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ISBN:0452275067
Author: Kim Wilson Brandt,Philip J. Cunningham
ISBN13: 978-0452275065
Title: Zakennayo!: The Real Japanese You Were Never Taught in School
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ePUB size: 1151 kb
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Language: English
Category: Humor
Publisher: Plume (November 1, 1995)
Pages: 128

Zakennayo!: The Real Japanese You Were Never Taught in School by Kim Wilson Brandt,Philip J. Cunningham



Gavin said: I can't say I learned very much from this book that I didn't already know  . Ten years ago I could have had a ton of fun with this book. The direct style is a welcome relief from the sanctimonious cultural propaganda found in most Japanese textbooks. It's kind of a pity it only uses roman script, as anyone using these expressions has probably learned their way around some kana. Still, it's a fun read to pass away an hour or tw I can't say I learned very much from this book that I didn't already know. There's even less that is much use for a minivan-driving father of two. Ten years ago I could have had a ton of fun with this book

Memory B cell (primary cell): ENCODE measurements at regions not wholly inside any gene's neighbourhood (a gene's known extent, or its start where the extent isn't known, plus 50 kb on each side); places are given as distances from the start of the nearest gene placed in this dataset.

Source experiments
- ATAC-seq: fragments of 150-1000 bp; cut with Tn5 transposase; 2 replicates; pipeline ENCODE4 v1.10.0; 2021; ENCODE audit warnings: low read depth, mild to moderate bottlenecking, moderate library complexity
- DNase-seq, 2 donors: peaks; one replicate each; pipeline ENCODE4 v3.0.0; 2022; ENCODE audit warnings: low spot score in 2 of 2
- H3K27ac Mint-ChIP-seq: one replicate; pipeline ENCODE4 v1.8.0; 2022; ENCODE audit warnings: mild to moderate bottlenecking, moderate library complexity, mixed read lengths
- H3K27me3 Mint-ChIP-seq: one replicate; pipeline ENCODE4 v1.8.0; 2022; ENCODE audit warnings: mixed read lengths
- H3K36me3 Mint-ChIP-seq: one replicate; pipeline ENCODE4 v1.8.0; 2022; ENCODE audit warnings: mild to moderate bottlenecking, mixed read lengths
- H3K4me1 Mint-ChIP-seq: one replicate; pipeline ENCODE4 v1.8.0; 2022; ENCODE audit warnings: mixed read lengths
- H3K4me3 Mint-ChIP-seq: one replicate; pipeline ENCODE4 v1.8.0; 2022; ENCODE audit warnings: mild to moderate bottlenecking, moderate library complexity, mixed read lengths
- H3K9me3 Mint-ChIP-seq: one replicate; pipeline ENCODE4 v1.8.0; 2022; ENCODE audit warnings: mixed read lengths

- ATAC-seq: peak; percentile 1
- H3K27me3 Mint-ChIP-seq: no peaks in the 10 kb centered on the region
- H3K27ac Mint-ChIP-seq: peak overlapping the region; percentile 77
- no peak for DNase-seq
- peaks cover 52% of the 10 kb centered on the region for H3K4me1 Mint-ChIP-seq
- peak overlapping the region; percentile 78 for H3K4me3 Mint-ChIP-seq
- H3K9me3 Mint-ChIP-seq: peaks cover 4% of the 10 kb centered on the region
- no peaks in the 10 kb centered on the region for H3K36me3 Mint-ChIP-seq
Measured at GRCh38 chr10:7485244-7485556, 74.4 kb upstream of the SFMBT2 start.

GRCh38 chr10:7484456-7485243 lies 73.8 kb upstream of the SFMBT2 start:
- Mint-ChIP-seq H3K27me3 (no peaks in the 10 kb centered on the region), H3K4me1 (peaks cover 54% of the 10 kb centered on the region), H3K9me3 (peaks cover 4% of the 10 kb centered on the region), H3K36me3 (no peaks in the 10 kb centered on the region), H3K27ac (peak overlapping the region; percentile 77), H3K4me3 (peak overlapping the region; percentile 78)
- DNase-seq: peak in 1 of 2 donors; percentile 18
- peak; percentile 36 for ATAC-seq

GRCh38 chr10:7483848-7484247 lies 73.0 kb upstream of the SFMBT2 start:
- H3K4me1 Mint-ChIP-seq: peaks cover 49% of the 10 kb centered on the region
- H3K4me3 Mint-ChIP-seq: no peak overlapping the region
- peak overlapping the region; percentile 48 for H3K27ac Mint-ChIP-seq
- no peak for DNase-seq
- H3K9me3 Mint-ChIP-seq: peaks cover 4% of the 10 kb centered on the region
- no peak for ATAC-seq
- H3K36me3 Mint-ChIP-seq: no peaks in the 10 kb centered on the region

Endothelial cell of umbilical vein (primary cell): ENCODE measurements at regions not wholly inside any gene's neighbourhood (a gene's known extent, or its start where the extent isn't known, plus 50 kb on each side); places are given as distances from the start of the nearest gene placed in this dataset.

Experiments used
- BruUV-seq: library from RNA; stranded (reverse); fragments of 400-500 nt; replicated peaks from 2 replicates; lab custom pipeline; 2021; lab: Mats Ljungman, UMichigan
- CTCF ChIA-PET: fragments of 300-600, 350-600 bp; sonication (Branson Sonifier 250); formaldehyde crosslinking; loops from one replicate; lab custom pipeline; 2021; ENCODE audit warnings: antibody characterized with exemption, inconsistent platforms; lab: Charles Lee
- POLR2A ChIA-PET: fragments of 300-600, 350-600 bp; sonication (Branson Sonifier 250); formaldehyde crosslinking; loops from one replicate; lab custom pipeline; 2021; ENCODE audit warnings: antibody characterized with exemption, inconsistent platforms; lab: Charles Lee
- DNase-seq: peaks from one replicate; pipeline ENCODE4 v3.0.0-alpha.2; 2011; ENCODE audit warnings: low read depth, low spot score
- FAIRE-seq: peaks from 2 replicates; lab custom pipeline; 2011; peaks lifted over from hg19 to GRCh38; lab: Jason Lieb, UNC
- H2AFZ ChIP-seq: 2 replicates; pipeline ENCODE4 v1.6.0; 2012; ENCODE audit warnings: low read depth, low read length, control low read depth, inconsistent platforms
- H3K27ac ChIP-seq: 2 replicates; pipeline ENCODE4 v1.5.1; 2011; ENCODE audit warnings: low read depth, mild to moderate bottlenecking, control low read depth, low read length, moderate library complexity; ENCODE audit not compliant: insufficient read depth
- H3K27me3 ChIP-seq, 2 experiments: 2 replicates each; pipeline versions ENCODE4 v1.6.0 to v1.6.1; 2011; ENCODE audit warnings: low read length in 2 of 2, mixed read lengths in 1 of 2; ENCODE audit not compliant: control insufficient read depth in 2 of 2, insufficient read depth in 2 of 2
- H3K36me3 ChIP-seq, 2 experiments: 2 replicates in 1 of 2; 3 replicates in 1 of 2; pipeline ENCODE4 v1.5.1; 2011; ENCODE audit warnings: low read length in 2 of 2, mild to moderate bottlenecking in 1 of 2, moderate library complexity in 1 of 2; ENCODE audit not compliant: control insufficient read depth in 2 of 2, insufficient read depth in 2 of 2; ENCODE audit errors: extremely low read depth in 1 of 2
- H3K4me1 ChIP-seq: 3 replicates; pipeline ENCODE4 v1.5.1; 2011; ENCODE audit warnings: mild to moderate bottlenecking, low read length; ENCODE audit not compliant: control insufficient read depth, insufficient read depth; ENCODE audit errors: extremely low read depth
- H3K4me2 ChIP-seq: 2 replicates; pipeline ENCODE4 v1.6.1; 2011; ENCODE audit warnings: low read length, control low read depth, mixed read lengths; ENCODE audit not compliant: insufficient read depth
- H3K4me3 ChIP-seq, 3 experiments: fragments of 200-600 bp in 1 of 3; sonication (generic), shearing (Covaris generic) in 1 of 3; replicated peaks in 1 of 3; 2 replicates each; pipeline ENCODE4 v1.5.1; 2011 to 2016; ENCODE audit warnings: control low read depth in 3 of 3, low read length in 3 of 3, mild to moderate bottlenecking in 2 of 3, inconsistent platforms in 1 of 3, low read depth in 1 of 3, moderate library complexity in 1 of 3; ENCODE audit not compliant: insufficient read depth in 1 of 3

Zakennayo!: The Real Japanese You Were Never Taught in School. by Philip J. Cunningham, Kim Wilson Brandt (Illustrations). November 1st 1995 by Plume.

Cunningham Philip J. Издательство: Penguin Group. repertoire of "colorful" Japanese expressions.

Philip J. Cunningham. Zakennayo!: The Real Japanese You Were Never Taught in School. Cunningham and Kim Wilson Brandt. Book Depository Books With Free Delivery Worldwide. Box Office Mojo Find Movie Box Office Data. ComiXology Thousands of Digital Comics.

Zakennayo" is very much a real phrase known to anyone who has studied basic Japanese. It's a contraction of the phrase "Fuzakeru na yo" which means something along the lines of "Don't mess with me". If you are Japanese you most certainly have heard it by the age of 5. 0. Report. Zakennayo is a refreshing romp through Tokyo in the disguise of a book about slang. It's delightfully politically uncorrect and pokes fun at nearly everyone, from gaijin adventurers to the gatekeepers of Japan's insular culture. A fun read for a rainy day or any day in Japan. Manufacturer: Plume Release date: 1 November 1995 ISBN-10 : 0452275067 ISBN-13: 9780452275065.

Cunningham and his sketch artist, Brandt, engage students who’ve slogged their way through the typical formal Japanese texts with some in-your-face, real, downright inappropriate Japanese. The focus here is street culture – sex, stereotypes, alcohol and cursing.